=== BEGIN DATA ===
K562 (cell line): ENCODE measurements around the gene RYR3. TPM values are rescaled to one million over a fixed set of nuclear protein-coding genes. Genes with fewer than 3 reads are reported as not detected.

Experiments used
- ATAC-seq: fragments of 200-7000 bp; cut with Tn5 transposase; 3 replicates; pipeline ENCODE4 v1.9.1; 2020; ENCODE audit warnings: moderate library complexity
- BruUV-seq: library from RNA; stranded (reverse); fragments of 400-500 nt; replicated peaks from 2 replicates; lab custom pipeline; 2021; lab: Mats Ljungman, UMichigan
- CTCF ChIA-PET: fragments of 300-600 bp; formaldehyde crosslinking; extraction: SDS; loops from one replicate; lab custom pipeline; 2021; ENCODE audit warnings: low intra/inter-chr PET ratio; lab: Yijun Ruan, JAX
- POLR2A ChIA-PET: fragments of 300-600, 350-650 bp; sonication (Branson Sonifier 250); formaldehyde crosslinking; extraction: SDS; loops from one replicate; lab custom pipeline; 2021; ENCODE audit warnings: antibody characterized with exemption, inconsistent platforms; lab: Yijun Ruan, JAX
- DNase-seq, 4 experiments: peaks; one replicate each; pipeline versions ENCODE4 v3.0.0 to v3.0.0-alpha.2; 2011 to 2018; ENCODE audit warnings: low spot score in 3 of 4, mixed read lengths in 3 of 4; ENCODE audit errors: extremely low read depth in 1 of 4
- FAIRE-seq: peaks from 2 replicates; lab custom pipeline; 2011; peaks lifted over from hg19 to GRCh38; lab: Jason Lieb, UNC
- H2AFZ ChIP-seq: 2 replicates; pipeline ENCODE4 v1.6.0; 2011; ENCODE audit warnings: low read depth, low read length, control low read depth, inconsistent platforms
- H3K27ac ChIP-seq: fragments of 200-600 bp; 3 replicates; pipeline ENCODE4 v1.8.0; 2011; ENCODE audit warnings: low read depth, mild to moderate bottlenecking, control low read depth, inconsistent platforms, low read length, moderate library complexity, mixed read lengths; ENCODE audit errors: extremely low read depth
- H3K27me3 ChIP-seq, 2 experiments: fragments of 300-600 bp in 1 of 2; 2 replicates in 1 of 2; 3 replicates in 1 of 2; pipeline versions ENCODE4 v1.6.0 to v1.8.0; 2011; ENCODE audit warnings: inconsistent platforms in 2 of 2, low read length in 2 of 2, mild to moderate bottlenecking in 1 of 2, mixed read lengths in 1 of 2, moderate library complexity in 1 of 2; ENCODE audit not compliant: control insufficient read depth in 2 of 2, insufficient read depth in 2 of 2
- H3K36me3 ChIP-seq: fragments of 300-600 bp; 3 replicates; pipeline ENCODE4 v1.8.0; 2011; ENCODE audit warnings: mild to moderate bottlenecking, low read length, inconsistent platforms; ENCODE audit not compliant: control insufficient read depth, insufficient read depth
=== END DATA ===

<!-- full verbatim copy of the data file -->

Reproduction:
K562 (cell line): ENCODE measurements around the gene RYR3. TPM values are rescaled to one million over a fixed set of nuclear protein-coding genes. Genes with fewer than 3 reads are reported as not detected.

Experiments used
- ATAC-seq: fragments of 200-7000 bp; cut with Tn5 transposase; 3 replicates; pipeline ENCODE4 v1.9.1; 2020; ENCODE audit warnings: moderate library complexity
- BruUV-seq: library from RNA; stranded (reverse); fragments of 400-500 nt; replicated peaks from 2 replicates; lab custom pipeline; 2021; lab: Mats Ljungman, UMichigan
- CTCF ChIA-PET: fragments of 300-600 bp; formaldehyde crosslinking; extraction: SDS; loops from one replicate; lab custom pipeline; 2021; ENCODE audit warnings: low intra/inter-chr PET ratio; lab: Yijun Ruan, JAX
- POLR2A ChIA-PET: fragments of 300-600, 350-650 bp; sonication (Branson Sonifier 250); formaldehyde crosslinking; extraction: SDS; loops from one replicate; lab custom pipeline; 2021; ENCODE audit warnings: antibody characterized with exemption, inconsistent platforms; lab: Yijun Ruan, JAX
- DNase-seq, 4 experiments: peaks; one replicate each; pipeline versions ENCODE4 v3.0.0 to v3.0.0-alpha.2; 2011 to 2018; ENCODE audit warnings: low spot score in 3 of 4, mixed read lengths in 3 of 4; ENCODE audit errors: extremely low read depth in 1 of 4
- FAIRE-seq: peaks from 2 replicates; lab custom pipeline; 2011; peaks lifted over from hg19 to GRCh38; lab: Jason Lieb, UNC
- H2AFZ ChIP-seq: 2 replicates; pipeline ENCODE4 v1.6.0; 2011; ENCODE audit warnings: low read depth, low read length, control low read depth, inconsistent platforms
- H3K27ac ChIP-seq: fragments of 200-600 bp; 3 replicates; pipeline ENCODE4 v1.8.0; 2011; ENCODE audit warnings: low read depth, mild to moderate bottlenecking, control low read depth, inconsistent platforms, low read length, moderate library complexity, mixed read lengths; ENCODE audit errors: extremely low read depth
- H3K27me3 ChIP-seq, 2 experiments: fragments of 300-600 bp in 1 of 2; 2 replicates in 1 of 2; 3 replicates in 1 of 2; pipeline versions ENCODE4 v1.6.0 to v1.8.0; 2011; ENCODE audit warnings: inconsistent platforms in 2 of 2, low read length in 2 of 2, mild to moderate bottlenecking in 1 of 2, mixed read lengths in 1 of 2, moderate library complexity in 1 of 2; ENCODE audit not compliant: control insufficient read depth in 2 of 2, insufficient read depth in 2 of 2
- H3K36me3 ChIP-seq: fragments of 300-600 bp; 3 replicates; pipeline ENCODE4 v1.8.0; 2011; ENCODE audit warnings: mild to moderate bottlenecking, low read length, inconsistent platforms; ENCODE audit not compliant: control insufficient read depth, insufficient read depth